Sadly, that episode was not, as promised by creator J.J. Abrams, the greatest season finale in the history of television. But it was pretty good, with some glaring exceptions, which also serves as a criticism of the series as a whole. Some things:

- Unfortunately, despite the slight improvement in the scripts, "Lost" is still subject to Moron's Disease, where someone could solve a rather huge problem by simply explaining the situation or answering a direct question, but fails to do so for no adequately explored reason, preferring to stare meaningfully while a dramatic music sting appears out of nowhere. It happened a couple of times last night with Desmond: why didn't he just tell Penelope that he DID write her letters, but her dad kept them? And why didn't he mention the whole electro-magnetic hullabalution to Locke the first time around instead of when they were seconds away from death?

- I totally called Henry Gale being the big boss of the Others, making exactly once I've been right about something on this show. I also totally called Michael and Walt's boat blowing the fuck up as soon as it pulled away from the island, but the asshole creators made me look like a chump by not delivering on that.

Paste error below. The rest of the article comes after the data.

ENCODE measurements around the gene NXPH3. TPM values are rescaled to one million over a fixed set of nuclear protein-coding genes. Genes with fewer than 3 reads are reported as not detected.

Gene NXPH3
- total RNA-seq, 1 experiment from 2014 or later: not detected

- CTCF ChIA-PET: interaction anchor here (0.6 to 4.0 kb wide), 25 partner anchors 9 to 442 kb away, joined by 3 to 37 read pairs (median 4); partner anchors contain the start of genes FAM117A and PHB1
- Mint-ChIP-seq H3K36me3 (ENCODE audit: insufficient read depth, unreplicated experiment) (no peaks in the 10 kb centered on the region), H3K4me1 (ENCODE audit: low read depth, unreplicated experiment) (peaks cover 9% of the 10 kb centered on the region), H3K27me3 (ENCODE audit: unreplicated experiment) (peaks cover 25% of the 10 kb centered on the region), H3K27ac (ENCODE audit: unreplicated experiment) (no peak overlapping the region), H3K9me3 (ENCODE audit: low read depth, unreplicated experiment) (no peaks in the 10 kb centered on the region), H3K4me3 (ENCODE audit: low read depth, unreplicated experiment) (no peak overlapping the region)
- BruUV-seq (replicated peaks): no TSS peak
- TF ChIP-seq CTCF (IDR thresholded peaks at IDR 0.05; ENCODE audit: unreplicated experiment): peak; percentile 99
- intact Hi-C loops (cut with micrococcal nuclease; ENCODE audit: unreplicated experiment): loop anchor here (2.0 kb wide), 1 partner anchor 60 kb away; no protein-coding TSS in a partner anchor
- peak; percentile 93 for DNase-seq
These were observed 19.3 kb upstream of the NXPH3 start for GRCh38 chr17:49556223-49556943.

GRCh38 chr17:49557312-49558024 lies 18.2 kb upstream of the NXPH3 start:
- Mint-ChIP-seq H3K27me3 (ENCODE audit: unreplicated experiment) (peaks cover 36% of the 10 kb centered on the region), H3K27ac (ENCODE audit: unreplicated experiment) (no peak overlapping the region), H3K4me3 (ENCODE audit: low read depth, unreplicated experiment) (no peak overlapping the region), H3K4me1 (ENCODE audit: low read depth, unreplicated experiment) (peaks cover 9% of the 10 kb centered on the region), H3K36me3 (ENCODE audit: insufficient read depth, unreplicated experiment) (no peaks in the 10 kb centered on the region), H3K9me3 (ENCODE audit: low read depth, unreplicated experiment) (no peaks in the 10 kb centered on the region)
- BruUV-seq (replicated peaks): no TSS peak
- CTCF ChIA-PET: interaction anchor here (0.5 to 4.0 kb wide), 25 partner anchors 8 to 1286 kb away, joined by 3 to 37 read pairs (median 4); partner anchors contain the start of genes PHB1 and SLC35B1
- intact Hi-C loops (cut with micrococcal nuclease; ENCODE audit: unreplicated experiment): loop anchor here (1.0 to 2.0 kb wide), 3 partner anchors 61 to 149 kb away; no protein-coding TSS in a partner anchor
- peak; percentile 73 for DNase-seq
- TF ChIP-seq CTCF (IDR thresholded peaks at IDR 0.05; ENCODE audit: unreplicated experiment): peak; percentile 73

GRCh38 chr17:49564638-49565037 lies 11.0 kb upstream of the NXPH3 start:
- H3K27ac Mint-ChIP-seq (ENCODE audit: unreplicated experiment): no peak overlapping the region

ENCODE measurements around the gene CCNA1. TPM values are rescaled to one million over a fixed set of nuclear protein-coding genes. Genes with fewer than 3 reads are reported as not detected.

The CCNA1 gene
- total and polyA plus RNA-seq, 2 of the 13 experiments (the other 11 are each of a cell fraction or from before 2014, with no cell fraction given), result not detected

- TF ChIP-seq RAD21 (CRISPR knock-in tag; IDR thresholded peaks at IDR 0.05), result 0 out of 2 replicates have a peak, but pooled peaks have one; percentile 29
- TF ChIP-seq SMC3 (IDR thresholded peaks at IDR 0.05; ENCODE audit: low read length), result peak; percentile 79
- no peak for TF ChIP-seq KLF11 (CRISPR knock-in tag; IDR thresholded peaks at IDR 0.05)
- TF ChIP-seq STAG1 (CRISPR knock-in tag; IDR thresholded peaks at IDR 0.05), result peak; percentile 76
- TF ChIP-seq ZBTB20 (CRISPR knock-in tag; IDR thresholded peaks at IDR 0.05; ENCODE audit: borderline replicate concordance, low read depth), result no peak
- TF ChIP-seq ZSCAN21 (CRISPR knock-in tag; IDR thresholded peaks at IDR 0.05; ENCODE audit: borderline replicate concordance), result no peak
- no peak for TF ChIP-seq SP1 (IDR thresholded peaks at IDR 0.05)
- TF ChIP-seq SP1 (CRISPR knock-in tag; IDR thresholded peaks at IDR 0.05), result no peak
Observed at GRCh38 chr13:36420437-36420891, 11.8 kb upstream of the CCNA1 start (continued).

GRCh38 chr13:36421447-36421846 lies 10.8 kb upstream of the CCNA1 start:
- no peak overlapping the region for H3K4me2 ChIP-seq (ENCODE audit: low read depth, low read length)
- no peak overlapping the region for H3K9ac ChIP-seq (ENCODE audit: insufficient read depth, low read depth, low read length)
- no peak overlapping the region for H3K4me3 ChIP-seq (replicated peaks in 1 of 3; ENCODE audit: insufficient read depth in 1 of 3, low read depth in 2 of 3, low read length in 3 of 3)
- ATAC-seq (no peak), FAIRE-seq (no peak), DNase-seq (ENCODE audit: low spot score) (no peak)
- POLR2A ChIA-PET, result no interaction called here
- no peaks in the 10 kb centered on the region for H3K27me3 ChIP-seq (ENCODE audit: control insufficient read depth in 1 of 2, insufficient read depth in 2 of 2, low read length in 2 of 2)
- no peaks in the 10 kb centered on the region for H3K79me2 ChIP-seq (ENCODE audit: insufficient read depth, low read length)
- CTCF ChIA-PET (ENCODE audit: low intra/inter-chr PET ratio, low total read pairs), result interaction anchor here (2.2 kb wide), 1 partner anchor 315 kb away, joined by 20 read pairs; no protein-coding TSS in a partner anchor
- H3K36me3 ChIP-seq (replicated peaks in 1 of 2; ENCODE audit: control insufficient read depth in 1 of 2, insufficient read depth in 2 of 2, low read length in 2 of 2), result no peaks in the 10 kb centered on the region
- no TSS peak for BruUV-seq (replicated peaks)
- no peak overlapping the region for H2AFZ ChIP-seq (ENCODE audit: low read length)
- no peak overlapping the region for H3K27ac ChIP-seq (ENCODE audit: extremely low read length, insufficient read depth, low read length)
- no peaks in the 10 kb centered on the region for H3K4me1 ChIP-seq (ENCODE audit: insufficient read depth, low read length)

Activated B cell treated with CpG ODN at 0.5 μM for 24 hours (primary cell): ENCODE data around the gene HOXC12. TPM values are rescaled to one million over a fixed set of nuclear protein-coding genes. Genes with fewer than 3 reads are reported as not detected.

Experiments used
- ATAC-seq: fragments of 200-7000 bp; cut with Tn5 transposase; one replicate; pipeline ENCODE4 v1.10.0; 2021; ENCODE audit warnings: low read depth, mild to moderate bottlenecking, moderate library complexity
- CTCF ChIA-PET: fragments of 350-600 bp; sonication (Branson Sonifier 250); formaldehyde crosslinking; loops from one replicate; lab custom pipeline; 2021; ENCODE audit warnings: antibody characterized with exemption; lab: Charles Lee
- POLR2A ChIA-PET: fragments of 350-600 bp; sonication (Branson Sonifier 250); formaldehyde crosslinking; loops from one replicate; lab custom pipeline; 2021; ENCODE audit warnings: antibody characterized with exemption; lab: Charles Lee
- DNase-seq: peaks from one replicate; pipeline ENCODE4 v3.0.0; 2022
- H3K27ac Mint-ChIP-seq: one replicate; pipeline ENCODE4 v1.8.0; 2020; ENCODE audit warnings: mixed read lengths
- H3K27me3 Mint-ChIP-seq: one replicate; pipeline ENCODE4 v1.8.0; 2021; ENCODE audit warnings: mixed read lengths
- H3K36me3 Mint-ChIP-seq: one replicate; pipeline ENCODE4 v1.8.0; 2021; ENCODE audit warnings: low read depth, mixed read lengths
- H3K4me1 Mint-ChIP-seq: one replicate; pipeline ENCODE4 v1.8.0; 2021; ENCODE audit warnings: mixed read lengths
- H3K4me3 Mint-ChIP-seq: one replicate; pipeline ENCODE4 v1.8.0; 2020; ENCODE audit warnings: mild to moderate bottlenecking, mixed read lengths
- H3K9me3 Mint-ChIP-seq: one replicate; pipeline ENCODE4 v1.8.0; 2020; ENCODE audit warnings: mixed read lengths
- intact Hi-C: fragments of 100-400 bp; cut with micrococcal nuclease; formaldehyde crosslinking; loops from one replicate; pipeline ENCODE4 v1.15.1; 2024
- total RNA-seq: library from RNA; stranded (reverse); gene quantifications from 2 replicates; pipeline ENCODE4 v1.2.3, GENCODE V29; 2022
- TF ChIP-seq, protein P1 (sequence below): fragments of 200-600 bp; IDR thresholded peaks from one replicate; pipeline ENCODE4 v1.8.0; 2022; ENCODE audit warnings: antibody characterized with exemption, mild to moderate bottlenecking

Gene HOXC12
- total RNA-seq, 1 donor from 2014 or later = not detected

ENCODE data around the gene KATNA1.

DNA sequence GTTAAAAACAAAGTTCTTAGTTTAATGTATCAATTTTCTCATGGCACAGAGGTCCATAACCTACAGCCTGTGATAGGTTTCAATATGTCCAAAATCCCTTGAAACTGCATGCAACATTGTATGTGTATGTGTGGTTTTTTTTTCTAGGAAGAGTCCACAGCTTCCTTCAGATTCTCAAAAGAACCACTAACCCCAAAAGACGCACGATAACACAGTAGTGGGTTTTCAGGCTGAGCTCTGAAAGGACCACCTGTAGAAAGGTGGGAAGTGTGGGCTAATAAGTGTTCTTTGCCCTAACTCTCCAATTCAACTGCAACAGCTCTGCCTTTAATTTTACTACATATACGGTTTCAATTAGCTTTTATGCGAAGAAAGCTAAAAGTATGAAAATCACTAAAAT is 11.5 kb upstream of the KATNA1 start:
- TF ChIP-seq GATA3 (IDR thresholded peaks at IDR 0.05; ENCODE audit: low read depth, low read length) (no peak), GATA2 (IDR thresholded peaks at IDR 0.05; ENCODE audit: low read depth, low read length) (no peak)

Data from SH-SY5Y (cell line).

- Questions: what was the point of the fake test hatch (that Locke thought was the real control hatch), and who was in it? What happened to Sayid, Jin and Sun? Are Locke and Mr. Eko dead? And am I happy or sad about the revelation that the outside world actually exists? If the whole thing isn't a dream, a fraud, an experiment, or a dying hallucination, we return to the very first question of the series: why isn't anyone looking for the crashed airliner?

- Questions part 2: When the fuck are people going to stop listening to Jack? Is Michael the worst keeper of a secret in the universe? And if the whole hatch is teeming with magnetism, how come the computers still work?

- Okay, so, we have an Austen, and a Carlyle, and a Rousseau, and a John Locke and a David Hume, and a Henry Gale. Fine. But PENELOPE? Jesus, lay it on thick. I guess this means that the whole of Season 3 -- and the series itself -- could revolve around Desmond, which might not be too bad, but it also means that he's still got 17 years left before he gets home.

Okay, back to work. Hey, I got Minnesota tags AND a bank account! I feel like a real solid citizen again. Or rather, for the first time.
Tags: news, teevee